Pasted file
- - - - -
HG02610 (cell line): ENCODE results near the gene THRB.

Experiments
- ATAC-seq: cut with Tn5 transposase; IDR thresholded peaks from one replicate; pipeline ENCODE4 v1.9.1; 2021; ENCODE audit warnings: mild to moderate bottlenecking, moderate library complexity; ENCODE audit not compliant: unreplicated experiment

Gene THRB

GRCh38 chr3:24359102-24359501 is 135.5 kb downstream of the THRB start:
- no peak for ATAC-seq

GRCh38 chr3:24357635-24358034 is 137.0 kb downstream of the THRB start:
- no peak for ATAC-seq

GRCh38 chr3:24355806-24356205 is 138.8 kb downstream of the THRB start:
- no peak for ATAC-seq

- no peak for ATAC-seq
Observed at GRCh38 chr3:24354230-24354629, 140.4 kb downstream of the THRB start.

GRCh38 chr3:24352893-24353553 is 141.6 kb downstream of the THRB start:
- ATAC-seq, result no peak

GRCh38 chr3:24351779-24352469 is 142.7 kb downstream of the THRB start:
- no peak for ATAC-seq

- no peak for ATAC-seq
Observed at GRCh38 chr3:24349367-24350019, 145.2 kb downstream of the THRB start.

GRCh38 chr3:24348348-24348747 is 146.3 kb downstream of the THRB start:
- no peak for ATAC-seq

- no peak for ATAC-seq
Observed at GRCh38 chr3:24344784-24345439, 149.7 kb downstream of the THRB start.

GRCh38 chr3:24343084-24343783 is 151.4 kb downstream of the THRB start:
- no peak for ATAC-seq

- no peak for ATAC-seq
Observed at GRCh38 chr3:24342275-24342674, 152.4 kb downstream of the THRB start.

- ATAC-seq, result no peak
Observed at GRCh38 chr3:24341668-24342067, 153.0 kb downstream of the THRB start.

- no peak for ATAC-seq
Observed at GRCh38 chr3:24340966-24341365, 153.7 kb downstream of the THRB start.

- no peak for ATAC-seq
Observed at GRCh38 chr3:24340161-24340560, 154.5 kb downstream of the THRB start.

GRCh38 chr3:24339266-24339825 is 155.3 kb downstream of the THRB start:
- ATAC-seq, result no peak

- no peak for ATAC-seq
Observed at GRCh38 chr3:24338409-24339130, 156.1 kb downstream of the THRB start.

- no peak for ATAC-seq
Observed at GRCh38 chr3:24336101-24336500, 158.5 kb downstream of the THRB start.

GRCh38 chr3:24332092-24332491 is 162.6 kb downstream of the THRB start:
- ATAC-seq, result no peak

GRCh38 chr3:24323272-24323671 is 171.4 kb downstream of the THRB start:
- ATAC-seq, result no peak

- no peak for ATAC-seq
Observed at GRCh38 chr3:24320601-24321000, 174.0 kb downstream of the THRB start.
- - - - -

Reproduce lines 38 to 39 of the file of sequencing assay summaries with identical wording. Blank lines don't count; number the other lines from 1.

Observed at GRCh38 chr3:24336101-24336500, 158.5 kb downstream of the THRB start.

GRCh38 chr3:24332092-24332491 is 162.6 kb downstream of the THRB start: